Mike: Yeah. So is it a lot harder with more common names? Like if somebody’s last name is “Smith” versus something that’s unique to find? Maybe descendants or heirs?
Larry: We haven’t used that . . . we really haven’t had enough case studies I guess to make a good point about that.
Now, in general just finding whether they’re dead or alive, if all you have is a name, you basically need two points of reference to search for somebody. But you’re right. A lot of times I will do an obituary search for like a “John Smith.” That’s an issue. “John Smith” in Houston, there are a lot of obituaries, so, you know, whereas if I search “Phineas Cooper” in [inaudible 00:17:59] Texas, I’m probably going to find his obituary a lot easier.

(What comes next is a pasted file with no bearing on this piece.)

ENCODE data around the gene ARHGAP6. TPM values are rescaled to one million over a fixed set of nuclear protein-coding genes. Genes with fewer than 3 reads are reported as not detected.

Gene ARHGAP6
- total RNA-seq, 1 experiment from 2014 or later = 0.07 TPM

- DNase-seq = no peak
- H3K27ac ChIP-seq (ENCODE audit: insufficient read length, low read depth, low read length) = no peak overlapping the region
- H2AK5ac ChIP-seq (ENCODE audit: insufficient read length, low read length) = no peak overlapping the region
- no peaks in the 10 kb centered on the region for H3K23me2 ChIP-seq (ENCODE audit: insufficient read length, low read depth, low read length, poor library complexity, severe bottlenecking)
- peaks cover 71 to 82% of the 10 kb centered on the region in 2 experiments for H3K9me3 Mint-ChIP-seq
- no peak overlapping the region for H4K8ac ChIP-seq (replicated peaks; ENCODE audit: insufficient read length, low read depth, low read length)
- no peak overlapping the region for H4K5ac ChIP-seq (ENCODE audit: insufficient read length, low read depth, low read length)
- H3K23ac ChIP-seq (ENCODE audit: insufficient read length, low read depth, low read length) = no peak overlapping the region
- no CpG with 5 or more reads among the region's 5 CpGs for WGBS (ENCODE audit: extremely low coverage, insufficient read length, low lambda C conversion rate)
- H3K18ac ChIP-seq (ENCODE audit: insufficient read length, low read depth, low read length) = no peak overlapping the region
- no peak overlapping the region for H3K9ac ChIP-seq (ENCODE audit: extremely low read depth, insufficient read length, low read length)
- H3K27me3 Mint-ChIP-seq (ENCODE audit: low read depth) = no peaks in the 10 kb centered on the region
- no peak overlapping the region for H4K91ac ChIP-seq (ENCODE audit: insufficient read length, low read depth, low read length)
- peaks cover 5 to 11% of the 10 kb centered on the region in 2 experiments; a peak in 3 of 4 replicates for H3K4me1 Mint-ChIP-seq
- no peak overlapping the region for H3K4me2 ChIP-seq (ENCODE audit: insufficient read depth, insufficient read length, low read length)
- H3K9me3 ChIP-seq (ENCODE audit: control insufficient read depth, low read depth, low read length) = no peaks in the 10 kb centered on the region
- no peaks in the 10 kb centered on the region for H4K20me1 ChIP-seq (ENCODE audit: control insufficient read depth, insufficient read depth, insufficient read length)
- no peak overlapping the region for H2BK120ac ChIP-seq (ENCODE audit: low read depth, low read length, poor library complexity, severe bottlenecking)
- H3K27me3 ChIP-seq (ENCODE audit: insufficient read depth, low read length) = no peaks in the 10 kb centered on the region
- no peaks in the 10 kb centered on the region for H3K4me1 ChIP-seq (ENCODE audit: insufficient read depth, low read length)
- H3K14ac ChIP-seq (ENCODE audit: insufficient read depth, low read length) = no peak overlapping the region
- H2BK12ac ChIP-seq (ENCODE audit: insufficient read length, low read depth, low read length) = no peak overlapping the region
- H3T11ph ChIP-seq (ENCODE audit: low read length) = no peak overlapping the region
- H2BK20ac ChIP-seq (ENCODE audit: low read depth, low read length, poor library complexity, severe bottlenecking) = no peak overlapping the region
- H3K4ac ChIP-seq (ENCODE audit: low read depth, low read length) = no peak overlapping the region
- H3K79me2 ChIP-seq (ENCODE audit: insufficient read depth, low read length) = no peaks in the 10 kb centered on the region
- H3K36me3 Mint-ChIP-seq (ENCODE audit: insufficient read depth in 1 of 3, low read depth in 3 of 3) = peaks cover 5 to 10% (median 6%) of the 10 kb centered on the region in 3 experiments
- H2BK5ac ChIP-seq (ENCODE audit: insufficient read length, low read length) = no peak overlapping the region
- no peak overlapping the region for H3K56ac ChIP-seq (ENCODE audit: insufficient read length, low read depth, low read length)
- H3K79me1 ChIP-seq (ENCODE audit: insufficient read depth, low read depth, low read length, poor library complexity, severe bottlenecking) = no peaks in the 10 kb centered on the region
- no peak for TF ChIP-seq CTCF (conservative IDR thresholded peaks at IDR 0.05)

Mike: Right, right. Awesome. So how do you find . . . what are some of the applications, like how do you find addresses? Is it just a by-product of your direct mail? Or talk a little bit about how you kind of find those addresses.
Larry: So there’s different ways. Initially I got into . . . starting out brand new, I did the mail route. I was never a high volume guy, I was on a tight budget. I just never really . . . I got a couple of deals, wasn’t really big on mail, and then I just decided to be real focused on driving for dollars. So, I did skip trace my returned mail, then I started skip tracing vacants. That’s how I initially did it. And then I got to where I would just take pretty qualified lists here in [inaudible 00:18:47] acquisitions.